Review of Microchip PICkit 2

Recently I was fortunate to receive a Microchip PICkit 2 from to write a review on. I was very excited to get it because I have always wanted to learn about PIC microcontrollers. Why? Well, so far I have been quite experienced with Atmel’s AVR family chips, thanks to the Arduino that first got me into electronics. But it’s time to try something new in a new year 🙂 PICs offer several nice appeals including their product variety and functionality (e.g. support for USB, Ethernet, touch sensing etc.) and they have very competitive pricing. I know there are tons of debates about AVRs vs. PICs online. For now I am going to put them aside and make my own comparisons later after I get a good grip of both.

First Impression

PICkit 2 is a very popular tool for programming and debugging Microchip’s PIC microcontrollers. If you want to learn PIC programming, you almost certainly should get one. With the latest device file, it can support most PICs available on the market (although for some of the newer ones it only supports programming and not debugging). Microchip has an updated version — PICkit 3 which supports everything, but I prefer PICkit 2 because it’s cheaper ($34.99) and provides everything I need.

The package (product no. PG164120) contains the programmer itself, two CDs, and a USB cable. The programmer looks very compact. It has a USB port (as well as a key ring) on the top, a red button and three LEDs (power, target, and busy) on the front, and the 6-pin ICSP (In-Circuit Serial Programming) port on the bottom.

Since I am new to the ICSP pins and can easily get myself confused with the AVR’s ISP pins, I made a small label with all the pin names and attached it to the programmer. This way I will never forget the pins when prototyping circuits! The 6 pins are: Vpp, Vdd, Vss, ICSP-Data, ICSP-Clock, and the last pin is unused. Among them, Vpp can provide +12v for high-voltage programming, and Vdd/Vss can supply 5V or 3.3V to power your circuit, which is very convenient. The picture on the right below shows the circuit inside the programmer. It is based on a PIC18F2550 MCU.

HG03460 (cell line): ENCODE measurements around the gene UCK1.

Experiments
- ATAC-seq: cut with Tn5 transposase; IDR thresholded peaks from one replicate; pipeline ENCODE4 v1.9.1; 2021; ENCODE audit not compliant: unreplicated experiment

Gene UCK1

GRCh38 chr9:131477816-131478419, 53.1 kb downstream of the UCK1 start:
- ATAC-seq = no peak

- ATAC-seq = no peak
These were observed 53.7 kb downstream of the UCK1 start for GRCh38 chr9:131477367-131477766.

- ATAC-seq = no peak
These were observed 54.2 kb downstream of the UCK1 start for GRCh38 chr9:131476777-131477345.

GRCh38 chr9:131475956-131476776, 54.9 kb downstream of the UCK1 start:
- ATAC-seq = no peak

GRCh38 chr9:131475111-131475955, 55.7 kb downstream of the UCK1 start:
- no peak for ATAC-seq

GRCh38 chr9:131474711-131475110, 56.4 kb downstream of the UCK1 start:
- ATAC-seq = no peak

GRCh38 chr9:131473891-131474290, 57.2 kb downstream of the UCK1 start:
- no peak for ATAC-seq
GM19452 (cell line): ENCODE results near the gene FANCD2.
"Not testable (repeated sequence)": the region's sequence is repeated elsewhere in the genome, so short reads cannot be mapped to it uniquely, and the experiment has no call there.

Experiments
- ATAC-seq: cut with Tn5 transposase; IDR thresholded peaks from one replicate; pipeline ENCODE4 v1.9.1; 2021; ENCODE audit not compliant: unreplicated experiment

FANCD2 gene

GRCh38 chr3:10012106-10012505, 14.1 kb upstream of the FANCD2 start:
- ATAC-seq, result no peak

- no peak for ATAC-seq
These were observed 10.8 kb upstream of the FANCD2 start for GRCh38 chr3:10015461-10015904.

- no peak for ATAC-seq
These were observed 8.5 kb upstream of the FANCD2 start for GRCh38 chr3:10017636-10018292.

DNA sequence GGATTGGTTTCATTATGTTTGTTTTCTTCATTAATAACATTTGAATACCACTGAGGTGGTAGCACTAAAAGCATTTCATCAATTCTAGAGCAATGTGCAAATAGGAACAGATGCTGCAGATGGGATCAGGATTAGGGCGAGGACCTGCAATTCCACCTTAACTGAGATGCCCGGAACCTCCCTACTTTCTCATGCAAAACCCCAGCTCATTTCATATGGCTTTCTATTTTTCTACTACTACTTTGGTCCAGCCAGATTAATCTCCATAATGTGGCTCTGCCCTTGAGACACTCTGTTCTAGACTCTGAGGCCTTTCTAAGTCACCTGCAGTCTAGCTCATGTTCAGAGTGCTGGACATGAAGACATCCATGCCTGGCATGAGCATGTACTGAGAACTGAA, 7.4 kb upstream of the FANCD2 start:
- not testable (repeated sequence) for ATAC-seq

At this point I have to say that I like this programmer much better than AVR’s comparable programmer at the same price. Why?

  • I like how the ICSP pins are all on one line. This makes it easy for breadboard experiments as it only needs a 1×6 pin header. In comparison, AVR’s ISP programmer requires a 2×3 pin header, which is always a pain for setting up on breadboard.
  • It can do high-voltage programming, which means if I somehow messed up with the fuse settings I don’t have to panic. In comparison, AVR’s ISP programmer doesn’t do this (unless if you get a more expensive model). I remember the horrible experience when I first programmed my ATMega328 with wrong fuse values, I had to spend a whole day searching for solutions. Eventually I made a high-voltage rescue circuit and fixed the problem. But what a pain!
  • It can provide power (anywhere from 2.5V to 5V) to your circuit.
  • Probably the most valuable of all: it is a programmer and a debugger. You can use it for in-circuit debugging too! How nice! For AVRs, the comparable product would be quite a bit more expensive.

So overall, I am really glad to find out that this small and inexpensive programmer packs a lot of nice features in it.

Software Setup

Next I will try to write my first PIC program. There are basically two pieces of software to install: the MPLAB (version 8.6) which is the programming IDE, and the PICkit 2 standalone program (version 2.61). They are in the attached CDs, but you can also download them online at Microchip’s product website.